Oct 13, 2011

How Many Youth Leave the Church?

If you discovered about half of the students in your church's youth ministry were going to walk away from Christ after entering college, would you do something about it? I hope so. That's not a very good retention rate.


But what percentage of Christian youth are actually leaving the church? There’s been some debate about the actual number, with some saying as little as 4% will remain Christian, while others suggest there’s virtually no exodus. Christian Smith tells us that evangelicals have been "behaving badly with statistics"and quickly dispenses with the 4% "panic-attack" stats. But can weget some idea of the percentage of youth leaving the church without being irresponsible with numbers?


These are the most recent and most cited studies that I could find:


88%: The Southern Baptist Convention's Family Life Council study in 2002 (unfortunately, I can't find the actual study and methodology)


70%: LifeWay Research study in 2007 (LifeWay also found only 35% eventually return)


66%: Assembly of God study (link no longer available)


61%: "Barna study in 2006 -- "Most Twentysomethings Put Christianity on the Shelf..."
The LifeWay and Barna studies include research details. I’m no sociologist but from what I can tell, their methodology seems sound.


Here are some related studies:


"Spirituality in Higher Education": The Higher Education Research Institute at UCLA found that 52% of college students reported frequent church attendance the year before they entered college but only 29% continued frequent church attendance by their junior year. Article no longer available online.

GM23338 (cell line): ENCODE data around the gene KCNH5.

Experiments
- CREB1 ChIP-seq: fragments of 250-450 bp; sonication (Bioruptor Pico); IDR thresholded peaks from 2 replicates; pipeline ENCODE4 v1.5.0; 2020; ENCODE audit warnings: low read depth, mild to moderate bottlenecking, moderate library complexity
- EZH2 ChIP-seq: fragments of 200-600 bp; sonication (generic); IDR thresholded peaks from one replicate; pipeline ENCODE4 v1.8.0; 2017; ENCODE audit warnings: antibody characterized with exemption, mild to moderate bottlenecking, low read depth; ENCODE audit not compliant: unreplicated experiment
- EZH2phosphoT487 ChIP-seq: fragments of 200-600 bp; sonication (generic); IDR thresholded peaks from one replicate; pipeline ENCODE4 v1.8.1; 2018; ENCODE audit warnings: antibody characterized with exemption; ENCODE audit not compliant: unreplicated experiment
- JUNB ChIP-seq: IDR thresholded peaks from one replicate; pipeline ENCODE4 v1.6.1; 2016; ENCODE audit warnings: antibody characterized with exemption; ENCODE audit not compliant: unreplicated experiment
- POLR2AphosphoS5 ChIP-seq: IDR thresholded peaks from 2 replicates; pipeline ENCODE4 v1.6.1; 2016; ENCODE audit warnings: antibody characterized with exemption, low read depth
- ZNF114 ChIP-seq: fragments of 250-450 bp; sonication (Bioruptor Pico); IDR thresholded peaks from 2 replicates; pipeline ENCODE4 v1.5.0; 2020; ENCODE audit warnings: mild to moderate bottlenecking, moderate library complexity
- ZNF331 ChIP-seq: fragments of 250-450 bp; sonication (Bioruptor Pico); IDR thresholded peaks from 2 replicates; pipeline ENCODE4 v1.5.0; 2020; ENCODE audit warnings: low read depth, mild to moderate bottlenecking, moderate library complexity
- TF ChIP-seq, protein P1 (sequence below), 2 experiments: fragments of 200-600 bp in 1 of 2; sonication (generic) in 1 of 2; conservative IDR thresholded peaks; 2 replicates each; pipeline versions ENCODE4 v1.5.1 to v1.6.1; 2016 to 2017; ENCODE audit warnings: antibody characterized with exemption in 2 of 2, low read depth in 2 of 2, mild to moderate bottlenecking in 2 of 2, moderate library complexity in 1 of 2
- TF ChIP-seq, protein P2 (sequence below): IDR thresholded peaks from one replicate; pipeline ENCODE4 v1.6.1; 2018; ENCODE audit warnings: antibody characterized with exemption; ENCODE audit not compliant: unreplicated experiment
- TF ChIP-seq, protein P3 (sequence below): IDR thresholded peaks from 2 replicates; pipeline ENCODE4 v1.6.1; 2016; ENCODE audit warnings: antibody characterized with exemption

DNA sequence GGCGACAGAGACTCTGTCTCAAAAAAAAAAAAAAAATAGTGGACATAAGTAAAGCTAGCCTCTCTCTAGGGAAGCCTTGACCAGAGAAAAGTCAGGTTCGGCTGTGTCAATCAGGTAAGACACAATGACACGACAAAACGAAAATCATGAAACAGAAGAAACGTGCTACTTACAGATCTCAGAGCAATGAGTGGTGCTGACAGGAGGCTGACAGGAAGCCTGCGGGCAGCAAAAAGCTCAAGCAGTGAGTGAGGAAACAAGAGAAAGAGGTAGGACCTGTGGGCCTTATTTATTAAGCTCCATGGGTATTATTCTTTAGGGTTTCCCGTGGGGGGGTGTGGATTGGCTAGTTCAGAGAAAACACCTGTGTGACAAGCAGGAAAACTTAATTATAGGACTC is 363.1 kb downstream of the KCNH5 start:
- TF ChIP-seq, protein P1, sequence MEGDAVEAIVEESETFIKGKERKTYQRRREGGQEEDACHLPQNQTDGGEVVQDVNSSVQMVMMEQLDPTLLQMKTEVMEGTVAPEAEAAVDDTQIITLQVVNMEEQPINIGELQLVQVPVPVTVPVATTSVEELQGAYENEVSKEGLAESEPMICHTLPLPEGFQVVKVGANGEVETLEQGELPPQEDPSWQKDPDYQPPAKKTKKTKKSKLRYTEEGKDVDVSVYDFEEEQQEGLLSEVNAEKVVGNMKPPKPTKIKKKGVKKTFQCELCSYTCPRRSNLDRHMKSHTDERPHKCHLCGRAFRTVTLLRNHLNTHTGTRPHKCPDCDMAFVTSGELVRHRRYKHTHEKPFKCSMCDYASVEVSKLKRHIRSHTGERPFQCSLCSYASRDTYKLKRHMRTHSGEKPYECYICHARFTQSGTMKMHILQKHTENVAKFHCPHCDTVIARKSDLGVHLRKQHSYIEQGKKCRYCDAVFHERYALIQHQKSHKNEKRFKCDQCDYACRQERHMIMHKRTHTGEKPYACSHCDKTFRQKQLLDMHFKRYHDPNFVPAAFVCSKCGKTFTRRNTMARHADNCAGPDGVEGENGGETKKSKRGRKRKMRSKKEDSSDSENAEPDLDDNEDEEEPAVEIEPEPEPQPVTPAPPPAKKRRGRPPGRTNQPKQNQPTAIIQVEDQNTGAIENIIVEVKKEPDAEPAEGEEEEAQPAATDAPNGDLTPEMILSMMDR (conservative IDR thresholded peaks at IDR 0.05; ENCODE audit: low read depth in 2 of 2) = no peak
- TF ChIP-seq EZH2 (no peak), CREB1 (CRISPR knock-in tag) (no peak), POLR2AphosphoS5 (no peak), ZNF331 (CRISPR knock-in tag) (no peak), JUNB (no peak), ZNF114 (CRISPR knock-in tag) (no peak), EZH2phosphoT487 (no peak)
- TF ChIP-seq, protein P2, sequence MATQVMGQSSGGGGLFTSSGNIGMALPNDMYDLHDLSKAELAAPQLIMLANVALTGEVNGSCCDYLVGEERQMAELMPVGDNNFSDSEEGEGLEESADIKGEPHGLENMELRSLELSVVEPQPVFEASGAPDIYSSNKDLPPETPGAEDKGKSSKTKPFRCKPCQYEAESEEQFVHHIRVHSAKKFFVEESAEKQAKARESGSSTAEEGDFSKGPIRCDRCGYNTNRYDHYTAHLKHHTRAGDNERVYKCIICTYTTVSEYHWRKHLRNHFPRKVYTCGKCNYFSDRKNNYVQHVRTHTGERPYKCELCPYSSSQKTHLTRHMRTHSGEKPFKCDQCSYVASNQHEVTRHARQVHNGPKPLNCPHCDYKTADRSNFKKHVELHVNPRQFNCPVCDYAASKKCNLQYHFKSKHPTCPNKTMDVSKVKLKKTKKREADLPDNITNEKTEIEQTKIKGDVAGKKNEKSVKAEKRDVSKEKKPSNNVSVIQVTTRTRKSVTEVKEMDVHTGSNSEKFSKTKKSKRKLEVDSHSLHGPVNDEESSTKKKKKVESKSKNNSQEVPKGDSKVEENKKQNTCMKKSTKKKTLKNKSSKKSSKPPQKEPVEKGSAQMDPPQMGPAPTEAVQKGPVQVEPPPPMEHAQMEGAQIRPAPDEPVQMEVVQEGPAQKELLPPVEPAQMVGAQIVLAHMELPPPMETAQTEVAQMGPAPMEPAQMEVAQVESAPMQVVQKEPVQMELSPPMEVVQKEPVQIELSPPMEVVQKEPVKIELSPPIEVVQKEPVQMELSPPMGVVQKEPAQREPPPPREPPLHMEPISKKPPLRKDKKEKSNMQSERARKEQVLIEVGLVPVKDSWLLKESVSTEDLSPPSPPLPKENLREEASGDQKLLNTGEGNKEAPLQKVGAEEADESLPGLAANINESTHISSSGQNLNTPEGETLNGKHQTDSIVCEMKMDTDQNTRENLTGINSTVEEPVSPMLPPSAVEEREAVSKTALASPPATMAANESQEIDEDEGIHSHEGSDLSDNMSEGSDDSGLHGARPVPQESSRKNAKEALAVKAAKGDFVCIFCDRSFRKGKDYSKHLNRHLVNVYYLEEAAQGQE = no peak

College Transition Project: The Fuller Youth Institute's current data seems "to suggest that about 40-50% of students in youth groups struggle in their faith after graduation."


"The Religiosity Cycle": A 2002 Gallup Poll study found that church attendance “drops during the teen and young adult years.”


Conclusion: It's safe to conclude the church is losing a signficant portion of its young people for some period of time. Even if we take Barna's lower numbers and then cut 10% off to be extra conservative, we're still talking about losing half of our young people.


Is that acceptable? And if not, why are we losing them and what needs to be done?


Article take from Conversant Life

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